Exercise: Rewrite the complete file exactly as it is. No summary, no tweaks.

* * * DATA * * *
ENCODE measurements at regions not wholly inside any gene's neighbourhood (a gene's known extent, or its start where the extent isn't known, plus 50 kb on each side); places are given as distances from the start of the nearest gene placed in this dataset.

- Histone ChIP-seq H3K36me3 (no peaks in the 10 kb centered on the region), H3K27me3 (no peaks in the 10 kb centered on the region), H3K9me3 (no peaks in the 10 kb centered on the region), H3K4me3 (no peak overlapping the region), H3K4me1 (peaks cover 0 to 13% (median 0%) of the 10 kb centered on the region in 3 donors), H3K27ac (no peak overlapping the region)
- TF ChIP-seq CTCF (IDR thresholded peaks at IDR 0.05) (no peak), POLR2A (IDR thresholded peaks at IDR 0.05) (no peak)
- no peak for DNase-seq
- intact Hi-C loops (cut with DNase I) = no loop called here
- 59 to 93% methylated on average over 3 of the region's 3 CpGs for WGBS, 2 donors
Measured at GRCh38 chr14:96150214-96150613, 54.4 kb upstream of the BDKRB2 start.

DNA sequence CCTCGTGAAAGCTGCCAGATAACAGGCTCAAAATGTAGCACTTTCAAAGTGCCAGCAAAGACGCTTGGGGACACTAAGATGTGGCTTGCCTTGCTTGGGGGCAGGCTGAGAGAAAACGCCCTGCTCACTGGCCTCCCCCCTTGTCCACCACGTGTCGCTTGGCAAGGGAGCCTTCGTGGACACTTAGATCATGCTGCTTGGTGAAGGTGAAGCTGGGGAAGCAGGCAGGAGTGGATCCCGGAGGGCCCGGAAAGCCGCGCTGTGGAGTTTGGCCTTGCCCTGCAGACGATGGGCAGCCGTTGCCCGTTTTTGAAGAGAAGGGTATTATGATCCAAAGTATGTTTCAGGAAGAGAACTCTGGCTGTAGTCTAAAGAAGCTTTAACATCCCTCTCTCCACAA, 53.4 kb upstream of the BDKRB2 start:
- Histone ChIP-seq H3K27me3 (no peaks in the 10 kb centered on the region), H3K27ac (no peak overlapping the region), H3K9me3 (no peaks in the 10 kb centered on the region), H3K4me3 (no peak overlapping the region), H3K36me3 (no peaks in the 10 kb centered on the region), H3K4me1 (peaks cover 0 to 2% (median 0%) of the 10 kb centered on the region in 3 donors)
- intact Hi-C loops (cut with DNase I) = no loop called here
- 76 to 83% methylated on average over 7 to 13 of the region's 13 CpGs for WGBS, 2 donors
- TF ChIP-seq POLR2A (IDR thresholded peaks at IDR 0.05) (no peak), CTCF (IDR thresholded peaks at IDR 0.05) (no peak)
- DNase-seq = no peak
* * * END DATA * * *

ENCODE measurements at regions not wholly inside any gene's neighbourhood (a gene's known extent, or its start where the extent isn't known, plus 50 kb on each side); places are given as distances from the start of the nearest gene placed in this dataset.

- Histone ChIP-seq H3K36me3 (no peaks in the 10 kb centered on the region), H3K27me3 (no peaks in the 10 kb centered on the region), H3K9me3 (no peaks in the 10 kb centered on the region), H3K4me3 (no peak overlapping the region), H3K4me1 (peaks cover 0 to 13% (median 0%) of the 10 kb centered on the region in 3 donors), H3K27ac (no peak overlapping the region)
- TF ChIP-seq CTCF (IDR thresholded peaks at IDR 0.05) (no peak), POLR2A (IDR thresholded peaks at IDR 0.05) (no peak)
- no peak for DNase-seq
- intact Hi-C loops (cut with DNase I) = no loop called here
- 59 to 93% methylated on average over 3 of the region's 3 CpGs for WGBS, 2 donors
Measured at GRCh38 chr14:96150214-96150613, 54.4 kb upstream of the BDKRB2 start.

DNA sequence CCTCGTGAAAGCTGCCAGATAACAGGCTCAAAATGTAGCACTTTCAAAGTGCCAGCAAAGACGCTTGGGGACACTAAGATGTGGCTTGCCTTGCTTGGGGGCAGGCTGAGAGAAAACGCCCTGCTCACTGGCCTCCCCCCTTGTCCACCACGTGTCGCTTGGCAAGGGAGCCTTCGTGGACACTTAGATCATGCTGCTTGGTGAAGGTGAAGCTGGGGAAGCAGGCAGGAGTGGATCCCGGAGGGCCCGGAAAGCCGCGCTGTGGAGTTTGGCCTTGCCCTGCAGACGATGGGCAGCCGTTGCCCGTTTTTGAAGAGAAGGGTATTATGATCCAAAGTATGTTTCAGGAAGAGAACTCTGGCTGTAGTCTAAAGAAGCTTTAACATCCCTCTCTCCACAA, 53.4 kb upstream of the BDKRB2 start:
- Histone ChIP-seq H3K27me3 (no peaks in the 10 kb centered on the region), H3K27ac (no peak overlapping the region), H3K9me3 (no peaks in the 10 kb centered on the region), H3K4me3 (no peak overlapping the region), H3K36me3 (no peaks in the 10 kb centered on the region), H3K4me1 (peaks cover 0 to 2% (median 0%) of the 10 kb centered on the region in 3 donors)
- intact Hi-C loops (cut with DNase I) = no loop called here
- 76 to 83% methylated on average over 7 to 13 of the region's 13 CpGs for WGBS, 2 donors
- TF ChIP-seq POLR2A (IDR thresholded peaks at IDR 0.05) (no peak), CTCF (IDR thresholded peaks at IDR 0.05) (no peak)
- DNase-seq = no peak